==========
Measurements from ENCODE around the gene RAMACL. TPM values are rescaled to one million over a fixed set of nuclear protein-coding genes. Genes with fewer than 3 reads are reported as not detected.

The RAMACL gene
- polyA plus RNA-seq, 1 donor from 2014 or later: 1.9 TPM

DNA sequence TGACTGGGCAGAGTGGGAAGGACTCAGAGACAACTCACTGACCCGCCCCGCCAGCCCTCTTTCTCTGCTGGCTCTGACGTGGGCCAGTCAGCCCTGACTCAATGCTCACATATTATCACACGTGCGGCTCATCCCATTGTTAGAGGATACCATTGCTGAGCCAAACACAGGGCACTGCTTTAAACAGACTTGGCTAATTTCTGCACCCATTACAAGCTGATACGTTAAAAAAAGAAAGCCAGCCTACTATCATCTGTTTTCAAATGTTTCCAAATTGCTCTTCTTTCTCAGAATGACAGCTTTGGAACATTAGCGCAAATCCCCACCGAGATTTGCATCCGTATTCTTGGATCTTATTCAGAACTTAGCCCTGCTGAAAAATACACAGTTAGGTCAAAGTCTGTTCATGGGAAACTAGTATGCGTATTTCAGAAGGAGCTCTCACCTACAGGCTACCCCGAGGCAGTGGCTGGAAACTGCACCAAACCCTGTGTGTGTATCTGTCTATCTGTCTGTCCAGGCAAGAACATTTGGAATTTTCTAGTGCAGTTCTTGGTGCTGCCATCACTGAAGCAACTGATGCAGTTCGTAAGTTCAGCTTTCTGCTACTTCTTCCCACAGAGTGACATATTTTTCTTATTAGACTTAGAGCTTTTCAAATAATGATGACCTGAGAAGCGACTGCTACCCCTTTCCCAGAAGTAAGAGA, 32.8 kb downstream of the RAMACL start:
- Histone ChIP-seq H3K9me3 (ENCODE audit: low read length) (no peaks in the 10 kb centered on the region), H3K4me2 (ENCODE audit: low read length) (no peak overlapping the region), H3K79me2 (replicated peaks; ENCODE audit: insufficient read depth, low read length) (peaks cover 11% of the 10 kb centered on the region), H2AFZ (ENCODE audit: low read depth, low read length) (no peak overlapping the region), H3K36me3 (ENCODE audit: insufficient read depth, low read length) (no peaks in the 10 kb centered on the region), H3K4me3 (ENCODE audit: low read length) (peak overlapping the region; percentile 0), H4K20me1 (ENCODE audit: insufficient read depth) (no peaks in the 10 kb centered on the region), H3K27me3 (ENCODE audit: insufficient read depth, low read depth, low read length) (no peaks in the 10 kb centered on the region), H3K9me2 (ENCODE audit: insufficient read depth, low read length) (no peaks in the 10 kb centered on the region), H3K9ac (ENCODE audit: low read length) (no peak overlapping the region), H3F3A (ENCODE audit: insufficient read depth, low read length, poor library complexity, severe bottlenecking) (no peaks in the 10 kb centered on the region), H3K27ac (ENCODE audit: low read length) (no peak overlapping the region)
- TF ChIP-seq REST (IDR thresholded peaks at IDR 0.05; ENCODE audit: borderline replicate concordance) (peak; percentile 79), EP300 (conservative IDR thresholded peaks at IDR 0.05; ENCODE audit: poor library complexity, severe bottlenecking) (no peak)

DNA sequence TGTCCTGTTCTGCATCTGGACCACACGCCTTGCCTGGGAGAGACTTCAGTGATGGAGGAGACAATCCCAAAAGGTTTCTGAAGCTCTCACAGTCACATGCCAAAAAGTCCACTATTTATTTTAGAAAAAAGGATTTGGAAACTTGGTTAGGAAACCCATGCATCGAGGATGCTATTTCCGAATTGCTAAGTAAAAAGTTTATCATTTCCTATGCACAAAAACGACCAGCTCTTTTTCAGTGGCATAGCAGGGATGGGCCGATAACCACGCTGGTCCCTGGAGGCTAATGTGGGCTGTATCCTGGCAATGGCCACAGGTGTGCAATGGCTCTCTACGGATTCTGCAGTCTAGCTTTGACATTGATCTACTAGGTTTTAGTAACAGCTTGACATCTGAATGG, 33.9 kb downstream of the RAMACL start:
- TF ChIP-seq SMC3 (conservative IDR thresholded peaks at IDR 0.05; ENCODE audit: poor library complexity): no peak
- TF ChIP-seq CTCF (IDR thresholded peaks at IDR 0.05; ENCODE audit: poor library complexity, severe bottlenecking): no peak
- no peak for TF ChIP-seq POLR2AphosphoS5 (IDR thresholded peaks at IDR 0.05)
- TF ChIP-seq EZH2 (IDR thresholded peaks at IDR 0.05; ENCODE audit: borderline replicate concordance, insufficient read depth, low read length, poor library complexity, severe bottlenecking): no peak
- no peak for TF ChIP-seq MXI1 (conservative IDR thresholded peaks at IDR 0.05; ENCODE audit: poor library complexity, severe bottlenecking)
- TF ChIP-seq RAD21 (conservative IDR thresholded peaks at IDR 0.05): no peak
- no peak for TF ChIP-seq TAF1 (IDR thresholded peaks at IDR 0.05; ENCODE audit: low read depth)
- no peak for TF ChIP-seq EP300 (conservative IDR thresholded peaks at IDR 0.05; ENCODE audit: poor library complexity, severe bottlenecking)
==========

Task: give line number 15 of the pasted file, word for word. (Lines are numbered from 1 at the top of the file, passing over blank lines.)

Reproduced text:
- no peak for TF ChIP-seq EP300 (conservative IDR thresholded peaks at IDR 0.05; ENCODE audit: poor library complexity, severe bottlenecking)